It was normally considered that seeing is believing until we learnt that photo editing tools can be used to alter the images we see. Technology has taken this one notch higher where facial expressions of one person can be mapped onto another in realistic videos known as deepfakes. However, each of these manipulations is not conclusive as all the image and video editing tools leave traces to be identified.
A group of researchers led by Video Computing Group of Amit Roy Chowdhury at the University of California, Riverside has created a deep neural network architecture which can detect the manipulated images at pixel level with very high accuracy. Amit Roy Chowdhury is a professor of computer science and electrical engineering at Rosemary Bourns College of Engineering. He is also a Bourns Family Faculty Fellow. The study has been published in the IEEE Digital Library.
As per artificial intelligence researchers, the deep neural network is a computer system which has been trained to perform specific tasks which, in this case, identify the altered images. The networks are organised in several connected layers.
Objects which are present in images have boundaries and whenever an object is removed or inserted to an image, its boundary will be different than the boundary which is normally present. People having good Photoshop skills will try their best to make these boundaries look natural. Examining pixel by pixel brings out the differences in the boundaries. As a result, by checking the boundaries, a computer can distinguish between a normal and an altered image.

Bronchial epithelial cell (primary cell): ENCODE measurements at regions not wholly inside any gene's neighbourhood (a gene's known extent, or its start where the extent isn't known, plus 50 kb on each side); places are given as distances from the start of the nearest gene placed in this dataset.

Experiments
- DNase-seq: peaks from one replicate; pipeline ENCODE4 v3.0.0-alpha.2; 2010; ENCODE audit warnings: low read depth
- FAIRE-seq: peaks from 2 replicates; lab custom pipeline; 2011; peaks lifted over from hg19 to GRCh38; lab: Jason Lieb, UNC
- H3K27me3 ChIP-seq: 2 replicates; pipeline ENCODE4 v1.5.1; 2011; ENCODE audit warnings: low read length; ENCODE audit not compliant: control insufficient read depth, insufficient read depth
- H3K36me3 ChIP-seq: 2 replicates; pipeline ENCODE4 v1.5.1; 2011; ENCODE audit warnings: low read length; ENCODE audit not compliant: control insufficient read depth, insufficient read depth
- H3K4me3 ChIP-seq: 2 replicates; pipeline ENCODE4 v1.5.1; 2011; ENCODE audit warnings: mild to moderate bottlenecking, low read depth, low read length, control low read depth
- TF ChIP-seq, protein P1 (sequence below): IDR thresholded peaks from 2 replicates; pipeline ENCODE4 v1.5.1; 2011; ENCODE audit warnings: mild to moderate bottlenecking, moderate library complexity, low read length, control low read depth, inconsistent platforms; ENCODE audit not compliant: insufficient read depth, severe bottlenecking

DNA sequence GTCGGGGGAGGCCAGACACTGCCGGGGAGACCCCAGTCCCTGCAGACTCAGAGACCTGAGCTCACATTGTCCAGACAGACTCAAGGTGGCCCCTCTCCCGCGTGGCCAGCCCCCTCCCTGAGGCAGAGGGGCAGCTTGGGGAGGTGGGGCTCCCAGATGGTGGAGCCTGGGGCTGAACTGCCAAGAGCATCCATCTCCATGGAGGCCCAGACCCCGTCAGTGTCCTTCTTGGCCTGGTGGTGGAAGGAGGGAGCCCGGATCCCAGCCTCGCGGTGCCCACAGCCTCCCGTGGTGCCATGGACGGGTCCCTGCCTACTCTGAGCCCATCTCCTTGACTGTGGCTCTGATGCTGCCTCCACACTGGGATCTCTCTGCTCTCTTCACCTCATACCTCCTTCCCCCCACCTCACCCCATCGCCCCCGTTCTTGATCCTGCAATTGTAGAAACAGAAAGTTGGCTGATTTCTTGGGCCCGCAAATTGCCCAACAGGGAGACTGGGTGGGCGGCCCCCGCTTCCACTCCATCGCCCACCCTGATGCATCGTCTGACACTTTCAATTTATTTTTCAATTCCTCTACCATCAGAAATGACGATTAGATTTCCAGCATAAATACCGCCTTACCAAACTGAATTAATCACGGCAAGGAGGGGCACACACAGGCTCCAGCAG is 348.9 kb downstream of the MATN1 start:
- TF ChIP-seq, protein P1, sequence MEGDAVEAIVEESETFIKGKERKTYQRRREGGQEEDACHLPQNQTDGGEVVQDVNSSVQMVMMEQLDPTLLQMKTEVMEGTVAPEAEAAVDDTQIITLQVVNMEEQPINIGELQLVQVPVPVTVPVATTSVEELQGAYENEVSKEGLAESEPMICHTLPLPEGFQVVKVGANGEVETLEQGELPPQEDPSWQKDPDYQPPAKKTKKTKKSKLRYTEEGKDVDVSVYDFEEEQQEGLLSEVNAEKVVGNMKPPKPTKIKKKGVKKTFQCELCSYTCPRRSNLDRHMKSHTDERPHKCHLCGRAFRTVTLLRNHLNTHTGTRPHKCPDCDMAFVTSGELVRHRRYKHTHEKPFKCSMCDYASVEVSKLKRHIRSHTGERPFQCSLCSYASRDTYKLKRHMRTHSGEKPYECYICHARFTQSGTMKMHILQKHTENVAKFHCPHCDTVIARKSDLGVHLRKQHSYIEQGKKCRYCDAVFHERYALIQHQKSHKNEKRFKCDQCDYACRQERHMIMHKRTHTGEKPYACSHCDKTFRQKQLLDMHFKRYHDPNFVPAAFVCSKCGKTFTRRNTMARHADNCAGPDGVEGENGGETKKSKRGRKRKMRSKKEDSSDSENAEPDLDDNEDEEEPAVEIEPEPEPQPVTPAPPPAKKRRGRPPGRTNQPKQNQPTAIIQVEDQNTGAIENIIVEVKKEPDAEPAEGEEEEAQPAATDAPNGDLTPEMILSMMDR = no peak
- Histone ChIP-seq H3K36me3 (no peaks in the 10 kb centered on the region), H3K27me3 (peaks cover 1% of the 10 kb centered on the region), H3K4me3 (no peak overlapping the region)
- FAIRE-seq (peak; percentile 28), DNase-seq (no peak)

Scientists labelled the images which were not manipulated and relevant pixels in the boundaries of the altered images in a large photo dataset. The neural network was fed the information about manipulated and the natural regions of the images. Then it was tested with a training dataset of different images and it could successfully detect the manipulated images most of the times along with the region. It provided the probability of the image being a manipulated one. Scientists are working with still images as of now, but this technique can also be used for deepfake videos.
Roy Chowdhury pointed out that a video is essentially a collection of still images, so the application for a still image will also be applied to a video. However, the challenge lies to figure out if a frame in a video is altered or not. It is a long way to go before deepfake videos are identified by automated tools.
Roy Chowdhury pointed out that in cybersecurity, the situation is similar to a cat mouse game, with better defence mechanisms the attackers also come up with better alternatives. He pointed out that a combination of a human and automated system is the right mix to perform the tasks. Neural networks can make a list of suspicious images and videos to be reviewed by people. Automation can then help in the amount of data to be sifted through to determine if an image has been altered or not. He said that this might be possible in a few years’ time with the help of the technologies.
Journal Reference: IEEE Digital Library